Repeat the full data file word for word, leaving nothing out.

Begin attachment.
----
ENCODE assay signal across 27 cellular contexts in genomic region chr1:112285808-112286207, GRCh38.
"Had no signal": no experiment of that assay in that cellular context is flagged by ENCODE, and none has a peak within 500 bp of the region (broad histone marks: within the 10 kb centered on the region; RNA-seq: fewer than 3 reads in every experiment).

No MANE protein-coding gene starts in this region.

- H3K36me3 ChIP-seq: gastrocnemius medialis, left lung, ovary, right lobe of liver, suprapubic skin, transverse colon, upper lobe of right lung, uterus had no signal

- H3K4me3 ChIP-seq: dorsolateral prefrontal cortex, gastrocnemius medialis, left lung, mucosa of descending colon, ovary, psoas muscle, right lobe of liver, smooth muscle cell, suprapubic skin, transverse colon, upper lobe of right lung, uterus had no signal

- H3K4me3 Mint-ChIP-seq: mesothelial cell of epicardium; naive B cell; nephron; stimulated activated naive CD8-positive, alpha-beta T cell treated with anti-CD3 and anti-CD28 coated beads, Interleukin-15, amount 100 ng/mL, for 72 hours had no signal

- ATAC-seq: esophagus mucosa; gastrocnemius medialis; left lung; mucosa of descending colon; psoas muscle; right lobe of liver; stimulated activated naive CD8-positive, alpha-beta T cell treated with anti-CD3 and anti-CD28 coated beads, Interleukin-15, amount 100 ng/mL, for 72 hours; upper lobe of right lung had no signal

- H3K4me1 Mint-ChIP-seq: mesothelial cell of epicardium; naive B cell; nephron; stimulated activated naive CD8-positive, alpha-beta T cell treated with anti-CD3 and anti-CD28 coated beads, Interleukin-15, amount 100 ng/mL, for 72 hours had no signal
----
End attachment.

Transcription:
ENCODE assay signal across 27 cellular contexts in genomic region chr1:112285808-112286207, GRCh38.
"Had no signal": no experiment of that assay in that cellular context is flagged by ENCODE, and none has a peak within 500 bp of the region (broad histone marks: within the 10 kb centered on the region; RNA-seq: fewer than 3 reads in every experiment).

No MANE protein-coding gene starts in this region.

- H3K36me3 ChIP-seq: gastrocnemius medialis, left lung, ovary, right lobe of liver, suprapubic skin, transverse colon, upper lobe of right lung, uterus had no signal

- H3K4me3 ChIP-seq: dorsolateral prefrontal cortex, gastrocnemius medialis, left lung, mucosa of descending colon, ovary, psoas muscle, right lobe of liver, smooth muscle cell, suprapubic skin, transverse colon, upper lobe of right lung, uterus had no signal

- H3K4me3 Mint-ChIP-seq: mesothelial cell of epicardium; naive B cell; nephron; stimulated activated naive CD8-positive, alpha-beta T cell treated with anti-CD3 and anti-CD28 coated beads, Interleukin-15, amount 100 ng/mL, for 72 hours had no signal

- ATAC-seq: esophagus mucosa; gastrocnemius medialis; left lung; mucosa of descending colon; psoas muscle; right lobe of liver; stimulated activated naive CD8-positive, alpha-beta T cell treated with anti-CD3 and anti-CD28 coated beads, Interleukin-15, amount 100 ng/mL, for 72 hours; upper lobe of right lung had no signal

- H3K4me1 Mint-ChIP-seq: mesothelial cell of epicardium; naive B cell; nephron; stimulated activated naive CD8-positive, alpha-beta T cell treated with anti-CD3 and anti-CD28 coated beads, Interleukin-15, amount 100 ng/mL, for 72 hours had no signal